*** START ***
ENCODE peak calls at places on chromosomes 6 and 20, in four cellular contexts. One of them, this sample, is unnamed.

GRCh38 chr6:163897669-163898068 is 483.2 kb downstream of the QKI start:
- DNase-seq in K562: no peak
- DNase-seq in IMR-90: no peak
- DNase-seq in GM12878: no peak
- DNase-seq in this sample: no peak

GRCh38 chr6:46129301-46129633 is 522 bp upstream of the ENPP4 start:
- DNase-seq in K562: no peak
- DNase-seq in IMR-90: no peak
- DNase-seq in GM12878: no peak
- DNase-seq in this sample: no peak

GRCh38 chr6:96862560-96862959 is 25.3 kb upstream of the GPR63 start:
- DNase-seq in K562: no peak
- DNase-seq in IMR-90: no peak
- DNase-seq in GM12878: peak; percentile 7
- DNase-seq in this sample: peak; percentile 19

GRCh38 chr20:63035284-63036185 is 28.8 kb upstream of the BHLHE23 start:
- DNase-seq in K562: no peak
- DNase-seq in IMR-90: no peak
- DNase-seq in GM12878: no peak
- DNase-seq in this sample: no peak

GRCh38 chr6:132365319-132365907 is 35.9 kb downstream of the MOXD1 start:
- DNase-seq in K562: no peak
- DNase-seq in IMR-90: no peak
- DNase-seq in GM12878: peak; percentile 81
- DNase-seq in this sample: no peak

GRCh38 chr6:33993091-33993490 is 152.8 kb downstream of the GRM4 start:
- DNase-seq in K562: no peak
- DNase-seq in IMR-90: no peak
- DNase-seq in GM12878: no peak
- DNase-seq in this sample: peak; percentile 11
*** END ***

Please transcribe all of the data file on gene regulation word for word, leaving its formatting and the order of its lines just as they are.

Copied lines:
ENCODE peak calls at places on chromosomes 6 and 20, in four cellular contexts. One of them, this sample, is unnamed.

GRCh38 chr6:163897669-163898068 is 483.2 kb downstream of the QKI start:
- DNase-seq in K562: no peak
- DNase-seq in IMR-90: no peak
- DNase-seq in GM12878: no peak
- DNase-seq in this sample: no peak

GRCh38 chr6:46129301-46129633 is 522 bp upstream of the ENPP4 start:
- DNase-seq in K562: no peak
- DNase-seq in IMR-90: no peak
- DNase-seq in GM12878: no peak
- DNase-seq in this sample: no peak

GRCh38 chr6:96862560-96862959 is 25.3 kb upstream of the GPR63 start:
- DNase-seq in K562: no peak
- DNase-seq in IMR-90: no peak
- DNase-seq in GM12878: peak; percentile 7
- DNase-seq in this sample: peak; percentile 19

GRCh38 chr20:63035284-63036185 is 28.8 kb upstream of the BHLHE23 start:
- DNase-seq in K562: no peak
- DNase-seq in IMR-90: no peak
- DNase-seq in GM12878: no peak
- DNase-seq in this sample: no peak

GRCh38 chr6:132365319-132365907 is 35.9 kb downstream of the MOXD1 start:
- DNase-seq in K562: no peak
- DNase-seq in IMR-90: no peak
- DNase-seq in GM12878: peak; percentile 81
- DNase-seq in this sample: no peak

GRCh38 chr6:33993091-33993490 is 152.8 kb downstream of the GRM4 start:
- DNase-seq in K562: no peak
- DNase-seq in IMR-90: no peak
- DNase-seq in GM12878: no peak
- DNase-seq in this sample: peak; percentile 11